The new awareness has not led to increased tolerance of human variety – rather, my observations indicate that the result is a whole new set of things to be concerned about and an increased collection of nasty names to call people. These days infant school girls call each other ‘leso’. I took a straw poll and others agree with me that ‘in our day’ infants and primary school (or even high school) children did not abuse each other in this fashion.
Thus, far from an increase in tolerance the inappropriate mixing of information about varying sexual practices with lack of cognitive readiness has led to intolerance.
Children decide soon after they start school that teachers are obviously a higher authority than parents, because, for example, notes go home telling parents to do things and parents oblige. This notion can combine with some, again, well-meaning education programmes to cause difficulties. I shall use my youngest child as an example once again.
In her final year of preschool my daughter started to respond to many requests with strident refusals and the insistence that ‘I don’t have to do what you tell me to/what I don’t want to do’. Another moment of astonishment and concern followed for her mother. I tried to get to the bottom of this newfound rebelliousness and discovered that it was her take on the message being purveyed by the anti-child abuse education she had received.
Programmes designed to help children avoid abuse quite rightly do not go into detail about the harm they are designed to prevent, and can quite easily be interpreted as conferring the right to say ‘no’ to anything that the child does not want to do. My daughter is certainly not the only one who got the wrong message: another mother reported that the result for her son of ‘If it doesn’t feel right, you can say no’ was his refusal to eat peas because ‘it doesn’t feel right’. He cited his teacher as the authority supporting his defiant stance.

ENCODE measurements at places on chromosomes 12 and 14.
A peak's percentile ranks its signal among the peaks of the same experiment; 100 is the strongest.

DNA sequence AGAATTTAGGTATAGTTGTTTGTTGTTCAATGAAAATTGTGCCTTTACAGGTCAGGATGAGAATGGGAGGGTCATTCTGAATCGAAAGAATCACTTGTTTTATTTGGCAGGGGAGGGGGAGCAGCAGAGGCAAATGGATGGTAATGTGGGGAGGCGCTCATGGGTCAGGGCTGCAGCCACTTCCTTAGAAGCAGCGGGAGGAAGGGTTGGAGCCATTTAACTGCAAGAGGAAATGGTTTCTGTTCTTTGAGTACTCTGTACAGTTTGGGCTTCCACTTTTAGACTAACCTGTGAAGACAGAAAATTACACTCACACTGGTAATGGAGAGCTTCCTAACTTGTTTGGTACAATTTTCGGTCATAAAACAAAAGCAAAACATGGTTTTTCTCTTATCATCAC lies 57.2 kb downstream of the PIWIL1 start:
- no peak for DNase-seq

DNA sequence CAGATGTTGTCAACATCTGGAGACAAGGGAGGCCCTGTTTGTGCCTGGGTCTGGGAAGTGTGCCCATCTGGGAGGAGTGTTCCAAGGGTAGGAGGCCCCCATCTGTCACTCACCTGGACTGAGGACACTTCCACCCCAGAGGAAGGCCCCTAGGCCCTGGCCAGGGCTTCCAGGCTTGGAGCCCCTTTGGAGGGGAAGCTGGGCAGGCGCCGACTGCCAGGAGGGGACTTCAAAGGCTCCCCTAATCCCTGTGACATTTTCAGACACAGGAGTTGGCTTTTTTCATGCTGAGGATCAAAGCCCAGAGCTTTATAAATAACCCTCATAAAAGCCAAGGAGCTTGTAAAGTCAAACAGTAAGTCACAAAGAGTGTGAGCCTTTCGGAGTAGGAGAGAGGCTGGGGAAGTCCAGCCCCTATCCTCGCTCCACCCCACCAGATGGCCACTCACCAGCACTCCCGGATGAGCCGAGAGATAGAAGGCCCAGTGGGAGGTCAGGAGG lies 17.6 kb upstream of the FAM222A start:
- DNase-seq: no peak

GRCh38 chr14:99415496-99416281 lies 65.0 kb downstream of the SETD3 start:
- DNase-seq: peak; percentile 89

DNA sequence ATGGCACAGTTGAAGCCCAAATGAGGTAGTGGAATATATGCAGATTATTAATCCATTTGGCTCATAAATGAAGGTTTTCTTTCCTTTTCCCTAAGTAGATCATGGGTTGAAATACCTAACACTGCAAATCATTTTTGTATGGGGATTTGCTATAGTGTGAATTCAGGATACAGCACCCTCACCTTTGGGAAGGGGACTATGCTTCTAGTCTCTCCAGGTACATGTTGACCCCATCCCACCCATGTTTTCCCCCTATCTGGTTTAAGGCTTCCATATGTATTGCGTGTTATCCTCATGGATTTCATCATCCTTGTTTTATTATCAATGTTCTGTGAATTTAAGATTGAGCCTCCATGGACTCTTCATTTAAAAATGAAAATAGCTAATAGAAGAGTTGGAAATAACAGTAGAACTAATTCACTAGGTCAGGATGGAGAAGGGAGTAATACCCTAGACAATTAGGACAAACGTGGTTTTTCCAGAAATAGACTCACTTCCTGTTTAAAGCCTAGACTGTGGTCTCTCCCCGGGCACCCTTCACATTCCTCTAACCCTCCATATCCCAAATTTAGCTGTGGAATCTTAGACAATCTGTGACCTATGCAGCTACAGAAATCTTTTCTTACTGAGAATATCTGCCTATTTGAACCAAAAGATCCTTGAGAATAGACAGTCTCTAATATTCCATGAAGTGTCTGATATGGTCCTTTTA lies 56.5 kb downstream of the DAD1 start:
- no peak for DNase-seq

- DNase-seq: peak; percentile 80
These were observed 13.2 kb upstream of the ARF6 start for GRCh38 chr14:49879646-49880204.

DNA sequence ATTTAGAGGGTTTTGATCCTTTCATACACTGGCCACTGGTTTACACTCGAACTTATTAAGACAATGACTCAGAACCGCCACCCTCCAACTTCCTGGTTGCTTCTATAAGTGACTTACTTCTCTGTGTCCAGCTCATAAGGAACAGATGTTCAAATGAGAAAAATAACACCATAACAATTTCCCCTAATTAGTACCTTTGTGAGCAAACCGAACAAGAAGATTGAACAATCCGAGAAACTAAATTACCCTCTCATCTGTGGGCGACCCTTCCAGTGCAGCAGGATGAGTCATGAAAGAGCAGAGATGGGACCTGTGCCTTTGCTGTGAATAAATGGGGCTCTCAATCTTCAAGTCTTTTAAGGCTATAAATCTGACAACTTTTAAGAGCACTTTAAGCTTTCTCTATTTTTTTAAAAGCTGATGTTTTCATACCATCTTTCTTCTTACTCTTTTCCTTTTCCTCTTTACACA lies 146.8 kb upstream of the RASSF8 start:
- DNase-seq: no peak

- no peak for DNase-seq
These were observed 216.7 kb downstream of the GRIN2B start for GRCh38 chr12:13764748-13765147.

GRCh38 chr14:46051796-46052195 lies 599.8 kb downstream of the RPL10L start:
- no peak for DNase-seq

My daughter is now eight but the residual effects of her misunderstanding the point of the anti-abuse education lingers. It is now part of her mindset that she does not have to do what she does not want to do. There is a troubling sense in which such programmes lead to an ‘it’s all about me’ mentality rather than ‘I’m part of a family/community’ attitudes.
While we understandably want our children and those we teach to be able to look after themselves while being tolerant of others, current attempts to ensure this may be backfiring. It’s time to consider whether children are hearing what we are trying to say to them. Or whether it is the case, to quote one of my informants, that ‘we’ve gone from being ignorant even as adults about many matters, not too many generations ago, to being informed but still ignorant at the age of 5’.
Catherine Scott is an Australian former art teacher who has taught in both primary and secondary schools. She also worked briefly as a school counsellor. She currently lectures in neuropsychology and learning theory.